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One of the “most extreme planets in the universe” orbits its star every 2.7 days

A “hot Jupiter” exoplanet with a surface temperature hot enough to vaporize iron has been called by astronomers “one of the most extreme planets in the universe.”

Using data from the European Space Agency’s CHEOPS space telescope, astronomers at the University of Bern have studied the orbit, size and temperature of WASP-189b.

The planet, 322 light years from Earth, was first discovered orbiting its bright guest star HD 133112 by the Wide Angle Search for Planets (WASP) project in 2018.

CHEOPS was launched eight months ago by ESA to characterize known exoplanets and WASP-189b is the first planet to be explored by the orbiting spaceship.

The gas giant planet is one and a half times the size of Jupiter and has a surface temperature of 5,792 degrees Fahrenheit – it takes just three days to orbit its star.

This is an artist’s impression of WASP-189b orbiting its extremely hot “blue” star. The planet orbits the star every three days and has a permanent day and night side

This is an earlier artist impression of HD133112 and WASP-189b shared by NASA before the full extent of the ultra-hot surface was known

This is an earlier artist impression of HD133112 and WASP-189b shared by NASA before the full extent of the ultra-hot surface was known

This is an earlier artist impression of HD133112 and WASP-189b shared by NASA before the full extent of the ultra-hot surface was known

The star, named HD 133112, is the hottest star known to have a planetary system, according to Swiss astronomers behind the CHEOPS discovery.

Monika Lendl, lead author of the study from the University of Geneva, said WASP-189b was particularly interesting because it is a gas giant orbiting Earth close by.

It orbits 20 times closer to its star than Earth is to the Sun and is “very exotic” because it has a permanent day side that is always exposed to the light of its “very bright” host star.

The climate is completely different from that of the gas giants Jupiter and Saturn in our solar system, which have different sides facing the sun during their rotation.

Based on the observations with CHEOPS, we estimate the temperature of WASP-189b at 3,200 degrees Celsius [5792 F].

In comparison, Jupiter has an average temperature of -234 degrees Fahrenheit.

Planets like WASP-189b are called ‘ultra-hot Jupiters’. Iron melts at such a high temperature and even becomes gaseous. This object is one of the most extreme planets known to date, ”says Lendl.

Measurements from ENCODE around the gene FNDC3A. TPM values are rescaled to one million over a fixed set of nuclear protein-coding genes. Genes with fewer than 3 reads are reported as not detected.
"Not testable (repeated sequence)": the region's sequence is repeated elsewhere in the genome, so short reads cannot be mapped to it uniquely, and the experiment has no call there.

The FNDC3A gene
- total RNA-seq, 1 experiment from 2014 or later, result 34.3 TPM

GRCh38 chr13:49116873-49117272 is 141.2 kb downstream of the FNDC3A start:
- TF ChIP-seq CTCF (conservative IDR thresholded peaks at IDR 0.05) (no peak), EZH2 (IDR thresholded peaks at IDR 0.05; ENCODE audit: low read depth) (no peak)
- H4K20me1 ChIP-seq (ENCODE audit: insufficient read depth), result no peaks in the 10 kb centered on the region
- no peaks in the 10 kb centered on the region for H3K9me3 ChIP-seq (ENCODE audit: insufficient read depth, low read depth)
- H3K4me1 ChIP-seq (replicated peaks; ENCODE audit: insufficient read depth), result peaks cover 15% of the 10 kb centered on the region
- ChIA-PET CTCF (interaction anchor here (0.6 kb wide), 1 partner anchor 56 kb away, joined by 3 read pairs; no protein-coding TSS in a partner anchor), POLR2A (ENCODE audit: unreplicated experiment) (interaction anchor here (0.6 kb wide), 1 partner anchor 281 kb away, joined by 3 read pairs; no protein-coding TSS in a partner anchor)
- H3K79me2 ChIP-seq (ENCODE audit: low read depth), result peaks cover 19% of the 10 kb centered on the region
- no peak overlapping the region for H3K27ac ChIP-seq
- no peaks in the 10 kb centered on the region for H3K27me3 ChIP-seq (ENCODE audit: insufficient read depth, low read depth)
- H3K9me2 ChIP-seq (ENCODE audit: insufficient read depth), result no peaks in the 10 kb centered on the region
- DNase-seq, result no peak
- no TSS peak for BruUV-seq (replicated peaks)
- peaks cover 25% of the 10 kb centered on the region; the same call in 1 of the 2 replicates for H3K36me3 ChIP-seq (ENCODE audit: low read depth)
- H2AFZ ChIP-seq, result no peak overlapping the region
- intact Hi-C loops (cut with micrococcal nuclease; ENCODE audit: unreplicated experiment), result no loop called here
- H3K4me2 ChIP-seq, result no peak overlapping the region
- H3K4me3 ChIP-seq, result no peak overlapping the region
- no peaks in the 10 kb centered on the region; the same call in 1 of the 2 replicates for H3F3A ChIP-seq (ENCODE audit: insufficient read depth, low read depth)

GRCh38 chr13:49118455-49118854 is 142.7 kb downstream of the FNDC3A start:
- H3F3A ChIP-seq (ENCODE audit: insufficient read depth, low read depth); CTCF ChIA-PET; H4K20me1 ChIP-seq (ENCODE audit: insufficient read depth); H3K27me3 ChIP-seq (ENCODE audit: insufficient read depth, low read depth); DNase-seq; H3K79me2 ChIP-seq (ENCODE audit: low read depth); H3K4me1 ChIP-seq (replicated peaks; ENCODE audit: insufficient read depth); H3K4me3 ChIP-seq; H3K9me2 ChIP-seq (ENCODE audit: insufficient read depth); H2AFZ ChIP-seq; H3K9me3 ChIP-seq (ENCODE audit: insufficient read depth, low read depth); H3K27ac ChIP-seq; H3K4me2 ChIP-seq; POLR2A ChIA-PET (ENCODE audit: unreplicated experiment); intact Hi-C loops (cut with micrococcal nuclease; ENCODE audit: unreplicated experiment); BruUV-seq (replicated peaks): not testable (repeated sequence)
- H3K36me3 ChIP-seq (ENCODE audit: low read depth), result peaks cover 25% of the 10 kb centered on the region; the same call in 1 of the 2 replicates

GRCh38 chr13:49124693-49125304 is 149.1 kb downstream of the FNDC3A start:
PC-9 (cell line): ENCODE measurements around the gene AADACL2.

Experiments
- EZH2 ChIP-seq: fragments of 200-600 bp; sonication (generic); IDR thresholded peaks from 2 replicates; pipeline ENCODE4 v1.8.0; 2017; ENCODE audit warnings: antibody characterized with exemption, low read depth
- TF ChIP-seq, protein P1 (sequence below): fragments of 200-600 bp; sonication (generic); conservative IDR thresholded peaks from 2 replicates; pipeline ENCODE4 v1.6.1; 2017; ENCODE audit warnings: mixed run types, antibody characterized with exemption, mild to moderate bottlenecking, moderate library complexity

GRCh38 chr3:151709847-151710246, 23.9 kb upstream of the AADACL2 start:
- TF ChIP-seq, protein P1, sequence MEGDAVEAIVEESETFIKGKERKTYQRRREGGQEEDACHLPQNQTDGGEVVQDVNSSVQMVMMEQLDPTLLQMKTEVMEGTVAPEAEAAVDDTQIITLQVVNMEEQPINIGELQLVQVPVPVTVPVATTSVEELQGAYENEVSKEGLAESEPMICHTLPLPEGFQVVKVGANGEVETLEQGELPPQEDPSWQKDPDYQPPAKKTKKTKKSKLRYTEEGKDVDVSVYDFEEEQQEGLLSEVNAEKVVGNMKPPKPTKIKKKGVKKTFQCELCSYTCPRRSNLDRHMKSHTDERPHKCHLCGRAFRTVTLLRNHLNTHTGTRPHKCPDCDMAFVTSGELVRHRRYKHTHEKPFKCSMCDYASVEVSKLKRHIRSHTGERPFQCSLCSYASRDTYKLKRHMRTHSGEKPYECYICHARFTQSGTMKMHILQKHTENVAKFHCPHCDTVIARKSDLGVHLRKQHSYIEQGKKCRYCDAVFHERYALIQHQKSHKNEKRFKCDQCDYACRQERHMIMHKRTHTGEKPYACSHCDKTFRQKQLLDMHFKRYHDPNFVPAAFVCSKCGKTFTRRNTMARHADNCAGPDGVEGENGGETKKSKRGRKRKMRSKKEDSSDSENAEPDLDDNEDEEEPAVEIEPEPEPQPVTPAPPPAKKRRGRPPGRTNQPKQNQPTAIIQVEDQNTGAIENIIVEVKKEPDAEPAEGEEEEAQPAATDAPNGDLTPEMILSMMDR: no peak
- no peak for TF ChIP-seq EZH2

The planet itself is too close to the host star for direct detection methods – so other techniques were needed to study it in more detail, the team explained.

Because the planet is so close to its host star, the day side is so bright that the team was able to measure the ‘missing light’ as it passes behind the star – a so-called occultation.

“We have observed several such coatings of WASP-189b with CHEOPS,” says Lendl.

It seems the planet doesn’t reflect much starlight. Instead, most of the starlight is absorbed by the planet, causing it to heat up and shine. ‘

The researchers think the planet is not very reflective because no clouds are present on the day side.

The system with WASP-189b is “very exotic” according to astronomers. The star is very hot – 3,600 F hotter than the sun – and the planet orbits the star every three days

“This is not surprising, as theoretical models tell us that clouds cannot form at such high temperatures,” said Willy Benz, co-author of the study at the University of Bern.

‘We also found that the gas giant’s transit for its star is asymmetrical. This happens when the star has brighter and darker zones on its surface. ‘

CHEOPS: A MISSION TO CHARACTER FAMOUS EXOPLANETS

CHEOPS is the shortened name for ESA’s signature ExOPlanet Satellite mission.

It is the first mission to study bright nearby stars already known to harbor exoplanets.

It will make very accurate observations of the size of the planet as it passes in front of its host star.

It will focus on planets in the size range from super-Earth to Neptune, with its data to infer the bulk density of the planets.

Cheops is the first small or S-class mission in ESA’s science program.

It is a partnership between ESA and Switzerland, with a dedicated consortium led by the University of Bern, and with significant contributions from 10 other ESA member states.

The first planet studied by CHEOPS was WASP-189b – an ultra-hot Jupiter planet that orbits its star every three days.

“Thanks to CHEOPS data, we can conclude that the star itself is spinning so fast that its shape is no longer spherical; but elliptical. The star is pulled out on its equator. Benz continues.

The star that WASP-189b orbits is very different from our Sun – it is significantly larger and more than 3,600 degrees Fahrenheit hotter.

Because it is so hot, the star appears blue and not yellowish white like the sun.

Willy Benz said, “Only a handful of planets are known to orbit such hot stars, and this system is by far the brightest.”

“The star itself is interesting – it’s not perfectly round, but it’s bigger and cooler at the equator than at the poles, making the star’s poles appear brighter,” says Lendl.